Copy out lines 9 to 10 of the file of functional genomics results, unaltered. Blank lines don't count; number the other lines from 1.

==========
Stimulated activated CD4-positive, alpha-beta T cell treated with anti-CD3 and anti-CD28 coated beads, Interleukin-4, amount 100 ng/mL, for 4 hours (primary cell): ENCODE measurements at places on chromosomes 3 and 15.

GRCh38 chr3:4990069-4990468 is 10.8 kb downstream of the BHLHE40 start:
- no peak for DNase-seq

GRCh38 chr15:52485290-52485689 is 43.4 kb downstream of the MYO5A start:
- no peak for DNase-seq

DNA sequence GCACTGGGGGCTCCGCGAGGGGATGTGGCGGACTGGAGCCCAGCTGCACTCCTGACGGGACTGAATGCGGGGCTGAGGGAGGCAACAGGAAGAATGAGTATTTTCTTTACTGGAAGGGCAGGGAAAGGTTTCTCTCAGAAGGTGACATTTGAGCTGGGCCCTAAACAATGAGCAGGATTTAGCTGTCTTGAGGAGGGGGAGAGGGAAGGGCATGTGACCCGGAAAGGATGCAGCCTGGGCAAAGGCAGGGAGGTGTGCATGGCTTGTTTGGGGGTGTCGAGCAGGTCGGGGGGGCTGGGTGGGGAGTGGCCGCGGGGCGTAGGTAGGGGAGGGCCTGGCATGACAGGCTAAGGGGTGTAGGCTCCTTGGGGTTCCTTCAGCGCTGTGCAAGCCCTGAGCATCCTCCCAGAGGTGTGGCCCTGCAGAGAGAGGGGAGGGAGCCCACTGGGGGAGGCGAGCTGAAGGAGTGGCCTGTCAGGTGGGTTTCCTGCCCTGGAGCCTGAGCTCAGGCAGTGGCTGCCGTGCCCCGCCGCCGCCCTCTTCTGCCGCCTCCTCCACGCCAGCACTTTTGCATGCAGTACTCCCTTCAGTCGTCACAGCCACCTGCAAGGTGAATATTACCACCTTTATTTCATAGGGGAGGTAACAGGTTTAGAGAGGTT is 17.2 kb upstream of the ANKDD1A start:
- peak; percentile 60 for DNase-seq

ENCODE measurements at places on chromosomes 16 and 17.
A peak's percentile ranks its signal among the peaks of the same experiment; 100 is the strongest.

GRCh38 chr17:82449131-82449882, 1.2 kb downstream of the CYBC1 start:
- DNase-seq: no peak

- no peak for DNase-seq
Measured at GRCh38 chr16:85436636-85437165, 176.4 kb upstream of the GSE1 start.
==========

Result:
A peak's percentile ranks its signal among the peaks of the same experiment; 100 is the strongest.

GRCh38 chr17:82449131-82449882, 1.2 kb downstream of the CYBC1 start: